A new study has suggested that young people with attention deficit hyperactivity disorder (ADHD) are more likely to develop problems with drugs and alcohol misuse if they take up smoking.
The results, published today [26 July] in the British Journal of Psychiatry, support the theory that cigarettes are often a 'gateway' for subsequent dependence to alcohol or drugs and raises important healthcare questions, according Dr Joseph Biederman from Massachusetts General Hospital, who led the research.
"We found that smoking greatly and significantly increased the risk of young people with ADHD developing alcohol and drug misuse and dependence," said Biederman.
"This has important public health implications, and suggests that if smoking could be prevented in young people with ADHD then a large amount of problems associated with alcohol and drugs could also be prevented."
The researchers looked at the results of more than 650 young people in America and found smokers with ADHD were 28% more likely to become alcohol dependent by age 23 and 40% more likely to become drug dependent than non-smokers without ADHD at the same age.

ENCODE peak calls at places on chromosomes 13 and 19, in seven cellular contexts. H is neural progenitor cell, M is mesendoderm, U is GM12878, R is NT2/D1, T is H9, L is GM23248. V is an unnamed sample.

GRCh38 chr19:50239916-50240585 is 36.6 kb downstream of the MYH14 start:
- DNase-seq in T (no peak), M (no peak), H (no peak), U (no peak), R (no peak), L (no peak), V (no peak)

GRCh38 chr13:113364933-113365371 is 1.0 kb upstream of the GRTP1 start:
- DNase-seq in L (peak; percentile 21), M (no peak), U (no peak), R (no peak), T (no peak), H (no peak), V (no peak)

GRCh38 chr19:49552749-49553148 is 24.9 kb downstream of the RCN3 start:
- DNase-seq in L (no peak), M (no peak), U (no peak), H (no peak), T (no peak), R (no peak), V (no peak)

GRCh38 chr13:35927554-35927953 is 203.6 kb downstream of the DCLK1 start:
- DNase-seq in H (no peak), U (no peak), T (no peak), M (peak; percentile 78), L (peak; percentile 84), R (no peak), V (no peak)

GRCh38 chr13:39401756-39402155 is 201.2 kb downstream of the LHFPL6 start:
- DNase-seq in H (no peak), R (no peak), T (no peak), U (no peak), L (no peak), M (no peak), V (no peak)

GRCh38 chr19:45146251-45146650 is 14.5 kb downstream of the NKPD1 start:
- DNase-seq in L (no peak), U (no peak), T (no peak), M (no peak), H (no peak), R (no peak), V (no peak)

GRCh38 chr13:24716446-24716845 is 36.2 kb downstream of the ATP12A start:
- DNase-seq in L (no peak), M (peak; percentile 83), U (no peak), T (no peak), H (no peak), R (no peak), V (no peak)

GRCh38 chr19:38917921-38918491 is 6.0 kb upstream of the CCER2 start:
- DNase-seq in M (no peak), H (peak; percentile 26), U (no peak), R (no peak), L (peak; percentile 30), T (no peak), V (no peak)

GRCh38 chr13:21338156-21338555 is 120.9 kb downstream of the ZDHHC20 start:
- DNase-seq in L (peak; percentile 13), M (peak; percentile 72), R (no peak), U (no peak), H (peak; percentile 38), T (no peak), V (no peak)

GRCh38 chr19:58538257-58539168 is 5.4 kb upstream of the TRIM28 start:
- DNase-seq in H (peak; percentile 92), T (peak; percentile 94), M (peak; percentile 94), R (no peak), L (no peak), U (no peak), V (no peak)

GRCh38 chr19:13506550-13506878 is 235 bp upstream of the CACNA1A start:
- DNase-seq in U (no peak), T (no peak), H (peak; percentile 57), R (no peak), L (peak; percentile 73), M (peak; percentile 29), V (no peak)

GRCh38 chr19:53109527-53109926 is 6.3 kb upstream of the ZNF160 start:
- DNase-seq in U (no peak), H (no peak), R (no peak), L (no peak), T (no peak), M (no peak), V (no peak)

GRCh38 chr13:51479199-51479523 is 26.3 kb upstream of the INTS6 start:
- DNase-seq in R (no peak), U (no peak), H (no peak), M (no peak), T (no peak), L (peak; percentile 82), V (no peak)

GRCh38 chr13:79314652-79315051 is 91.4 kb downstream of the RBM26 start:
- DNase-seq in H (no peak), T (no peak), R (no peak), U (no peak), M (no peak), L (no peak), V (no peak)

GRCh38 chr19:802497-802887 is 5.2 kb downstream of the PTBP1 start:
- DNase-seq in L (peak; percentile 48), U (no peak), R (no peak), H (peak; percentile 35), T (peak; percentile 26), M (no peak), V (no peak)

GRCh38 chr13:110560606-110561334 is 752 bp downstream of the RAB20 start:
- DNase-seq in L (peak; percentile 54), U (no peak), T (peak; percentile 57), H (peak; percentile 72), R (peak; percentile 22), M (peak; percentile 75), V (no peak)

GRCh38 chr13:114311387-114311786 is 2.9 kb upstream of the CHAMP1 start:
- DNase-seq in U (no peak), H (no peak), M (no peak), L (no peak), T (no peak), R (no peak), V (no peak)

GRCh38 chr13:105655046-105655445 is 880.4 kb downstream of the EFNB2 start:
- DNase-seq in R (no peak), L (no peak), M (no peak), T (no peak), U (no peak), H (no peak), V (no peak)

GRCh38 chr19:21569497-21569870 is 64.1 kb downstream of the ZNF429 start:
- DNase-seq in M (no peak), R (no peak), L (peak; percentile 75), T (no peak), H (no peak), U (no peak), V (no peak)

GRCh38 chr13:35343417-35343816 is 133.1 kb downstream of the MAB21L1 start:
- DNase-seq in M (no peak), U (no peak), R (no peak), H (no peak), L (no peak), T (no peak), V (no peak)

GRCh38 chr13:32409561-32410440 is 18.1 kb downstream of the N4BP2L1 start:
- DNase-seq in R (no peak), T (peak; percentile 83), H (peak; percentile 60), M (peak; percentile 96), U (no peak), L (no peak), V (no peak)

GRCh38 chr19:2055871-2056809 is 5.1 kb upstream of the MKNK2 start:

While the research did not fully establish why cigarette smokers with ADHD are more inclined to become drug or alcohol dependent, Dr Biederman suggested that; "may be because nicotine affects the way dopamine [a mood-enhancing chemical] is transmitted in the brain, which may in turn reinforce other addictive behaviours."
Deborah Arnott, chief executive of anti-smoking charity ASH, added: "This research further supports the overwhelming evidence of the negative impacts of smoking from a young age. Although smoking prevalance among children has fallen by half [in the past five years] there are still hundreds of thousands of children putting themselves at risk by taking up smoking every year."
Reference: Biederman J, Petty CR, Hammerness P, Batchelder H and Faraone SV (2012) Cigarette smoking as a risk factor for other substance misuse: 10-year study of individuals with and without attention-deficit hyperactivity disorder. British Journal of Psychiatry